Research has shown that in 1958, a company could expect to stay on the Standard & Poor’s 500 Index for 61 years. Now the average is 18 years. Some 75 percent of companies on the Index will be replaced by 2027, according to estimates. The smartphone, meanwhile, appears to have spread faster than any technology in human history , having gone from 10 percent to 40 percent penetration in under five years.

The two developments are related. A Samsung survey found that 81 percent of C suite execs were looking to mobile to drive new business models and revenue streams.

Realizing that mobile technology offers a new, more personal channel for communication with consumers, an insurer can itself as a full-service destination where consumers can meet their healthcare needs. “You don’t just create a healthier world by selling insurance,” said Stephanie Woerner, a research scientist at the MIT Sloan Center for Information Research who studies how companies have adapted to mobile. Woerner said that such insurers can recast themselves as lifestyle firms and partner with companies offering training and dietary services. Working in an open ecosystem helps facilitate such partnerships more seamlessly.

Why the Next Mobile Economy thrives on openness

In another example of a brand taking advantage of their mobile presence to become a lifestyle brand, Dunkin’ Brands, and its flagship Dunkin’ Donuts stores noticed almost all of its consumers carry a smartphone. That means that for the first time the chain implemented an omnichannel model to engage consumers. “Dunkin’ was thrilled to death that they actually had a way of learning more about their customers,” said Woerner. In 2012, Dunkin’ introduced an app that let consumers pay for their purchases. A rewards program, DD Perks, helped drive adoption to 8.5 million members this year.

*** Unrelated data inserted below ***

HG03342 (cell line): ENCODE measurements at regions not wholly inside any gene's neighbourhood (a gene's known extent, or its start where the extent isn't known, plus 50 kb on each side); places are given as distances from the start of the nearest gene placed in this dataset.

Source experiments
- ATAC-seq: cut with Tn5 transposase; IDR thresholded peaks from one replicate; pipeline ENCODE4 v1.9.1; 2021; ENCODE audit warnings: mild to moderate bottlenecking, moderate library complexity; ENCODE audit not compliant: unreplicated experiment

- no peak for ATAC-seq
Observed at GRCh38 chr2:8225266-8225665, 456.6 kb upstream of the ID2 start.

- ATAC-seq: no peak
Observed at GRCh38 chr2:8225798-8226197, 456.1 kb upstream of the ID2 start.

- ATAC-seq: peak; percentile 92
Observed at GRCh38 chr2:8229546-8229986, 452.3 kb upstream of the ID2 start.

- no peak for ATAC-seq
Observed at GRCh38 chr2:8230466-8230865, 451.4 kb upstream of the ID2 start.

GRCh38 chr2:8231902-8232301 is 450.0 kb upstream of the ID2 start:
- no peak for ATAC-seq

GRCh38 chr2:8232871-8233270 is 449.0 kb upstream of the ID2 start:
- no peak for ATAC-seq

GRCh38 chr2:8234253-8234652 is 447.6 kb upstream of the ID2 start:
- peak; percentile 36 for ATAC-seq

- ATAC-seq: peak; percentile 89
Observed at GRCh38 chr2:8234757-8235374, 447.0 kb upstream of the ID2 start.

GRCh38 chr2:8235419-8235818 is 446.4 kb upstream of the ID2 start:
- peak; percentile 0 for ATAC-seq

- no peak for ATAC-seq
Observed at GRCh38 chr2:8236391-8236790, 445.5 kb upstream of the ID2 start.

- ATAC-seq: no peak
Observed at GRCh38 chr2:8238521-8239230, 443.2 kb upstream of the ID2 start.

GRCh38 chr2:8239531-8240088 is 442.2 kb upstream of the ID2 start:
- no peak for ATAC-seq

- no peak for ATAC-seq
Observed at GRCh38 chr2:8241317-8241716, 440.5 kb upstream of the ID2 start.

Companies that want to exploit such opportunities find that they don’t need to reinvent the wheel. For instance, a travel app or ride-sharing can base its technology on a mapping API instead of creating one itself.

In another example, rather than create their own delivery services from scratch, Costco has partnered with Instacart. Why not go it alone? “It’s hard to be great at everything,” Woerner said. Most companies realize this: Samsung’s research shows that 56 percent of business leaders think going it alone will be a thing of the past.

But these won’t be partnerships in the traditional sense. This is an age in which new ecosystems and consumer usage occasions are created in rapid succession. Three years ago, few people were using voice commands to shop. Now, voice-based shopping is a $2 billion business in the U.S. and the UK and is expected to grow to $40 billion-plus by 2022.

Brands have to figure out how to penetrate such emerging ecosystems. Creating completely new solutions from scratch for every emerging use isn’t a viable strategy. That’s why the winners in the Next Mobile Economy will embrace open solutions that give them autonomy to use APIs and partnerships to react quickly to market demands with bespoke solutions.

Threat or opportunity?

There are two ways of looking at the shift to mobile: As a threat or an opportunity. Those who view it as a threat will try to find ways to adapt their closed systems and walled gardens to a mobile-centric environment. But those who see it as an opportunity will see it as a chance to rely less on their legacy systems and forge a new way forward that relies on an open architecture, collaboration and customization.

For businesses, the choice in the Next Mobile Economy is clear: Though embracing open architectures is a break from the past, in the long run, maintaining the status quo is the riskier approach.